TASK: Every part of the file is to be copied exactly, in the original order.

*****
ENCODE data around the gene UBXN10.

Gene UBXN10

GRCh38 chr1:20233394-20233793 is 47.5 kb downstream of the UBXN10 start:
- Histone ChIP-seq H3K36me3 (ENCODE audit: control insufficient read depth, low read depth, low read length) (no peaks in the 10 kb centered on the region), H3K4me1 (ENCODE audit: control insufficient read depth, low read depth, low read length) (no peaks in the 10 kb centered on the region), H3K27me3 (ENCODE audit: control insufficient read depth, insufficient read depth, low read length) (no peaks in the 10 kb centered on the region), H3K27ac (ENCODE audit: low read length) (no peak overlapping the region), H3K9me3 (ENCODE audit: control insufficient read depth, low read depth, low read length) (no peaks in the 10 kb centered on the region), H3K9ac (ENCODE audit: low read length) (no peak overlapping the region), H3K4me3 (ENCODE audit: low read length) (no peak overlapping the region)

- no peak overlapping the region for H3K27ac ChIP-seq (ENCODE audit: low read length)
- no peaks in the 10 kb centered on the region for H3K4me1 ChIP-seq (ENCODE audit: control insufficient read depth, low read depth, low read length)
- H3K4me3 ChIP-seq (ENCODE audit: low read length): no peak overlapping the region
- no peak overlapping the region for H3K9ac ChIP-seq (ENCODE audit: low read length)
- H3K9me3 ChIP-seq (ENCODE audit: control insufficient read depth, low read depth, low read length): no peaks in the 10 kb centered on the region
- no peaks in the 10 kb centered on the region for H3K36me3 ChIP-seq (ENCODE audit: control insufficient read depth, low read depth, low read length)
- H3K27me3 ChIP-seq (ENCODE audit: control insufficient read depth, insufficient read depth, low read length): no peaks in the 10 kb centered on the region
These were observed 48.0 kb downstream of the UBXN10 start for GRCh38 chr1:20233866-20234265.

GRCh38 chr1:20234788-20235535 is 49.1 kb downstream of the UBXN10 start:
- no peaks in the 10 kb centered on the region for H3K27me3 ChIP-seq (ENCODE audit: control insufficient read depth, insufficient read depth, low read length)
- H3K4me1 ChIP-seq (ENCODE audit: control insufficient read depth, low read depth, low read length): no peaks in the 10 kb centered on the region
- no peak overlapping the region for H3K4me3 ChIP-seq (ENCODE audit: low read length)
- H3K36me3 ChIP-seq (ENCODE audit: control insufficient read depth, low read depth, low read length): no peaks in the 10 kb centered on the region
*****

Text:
ENCODE data around the gene UBXN10.

Gene UBXN10

GRCh38 chr1:20233394-20233793 is 47.5 kb downstream of the UBXN10 start:
- Histone ChIP-seq H3K36me3 (ENCODE audit: control insufficient read depth, low read depth, low read length) (no peaks in the 10 kb centered on the region), H3K4me1 (ENCODE audit: control insufficient read depth, low read depth, low read length) (no peaks in the 10 kb centered on the region), H3K27me3 (ENCODE audit: control insufficient read depth, insufficient read depth, low read length) (no peaks in the 10 kb centered on the region), H3K27ac (ENCODE audit: low read length) (no peak overlapping the region), H3K9me3 (ENCODE audit: control insufficient read depth, low read depth, low read length) (no peaks in the 10 kb centered on the region), H3K9ac (ENCODE audit: low read length) (no peak overlapping the region), H3K4me3 (ENCODE audit: low read length) (no peak overlapping the region)

- no peak overlapping the region for H3K27ac ChIP-seq (ENCODE audit: low read length)
- no peaks in the 10 kb centered on the region for H3K4me1 ChIP-seq (ENCODE audit: control insufficient read depth, low read depth, low read length)
- H3K4me3 ChIP-seq (ENCODE audit: low read length): no peak overlapping the region
- no peak overlapping the region for H3K9ac ChIP-seq (ENCODE audit: low read length)
- H3K9me3 ChIP-seq (ENCODE audit: control insufficient read depth, low read depth, low read length): no peaks in the 10 kb centered on the region
- no peaks in the 10 kb centered on the region for H3K36me3 ChIP-seq (ENCODE audit: control insufficient read depth, low read depth, low read length)
- H3K27me3 ChIP-seq (ENCODE audit: control insufficient read depth, insufficient read depth, low read length): no peaks in the 10 kb centered on the region
These were observed 48.0 kb downstream of the UBXN10 start for GRCh38 chr1:20233866-20234265.

GRCh38 chr1:20234788-20235535 is 49.1 kb downstream of the UBXN10 start:
- no peaks in the 10 kb centered on the region for H3K27me3 ChIP-seq (ENCODE audit: control insufficient read depth, insufficient read depth, low read length)
- H3K4me1 ChIP-seq (ENCODE audit: control insufficient read depth, low read depth, low read length): no peaks in the 10 kb centered on the region
- no peak overlapping the region for H3K4me3 ChIP-seq (ENCODE audit: low read length)
- H3K36me3 ChIP-seq (ENCODE audit: control insufficient read depth, low read depth, low read length): no peaks in the 10 kb centered on the region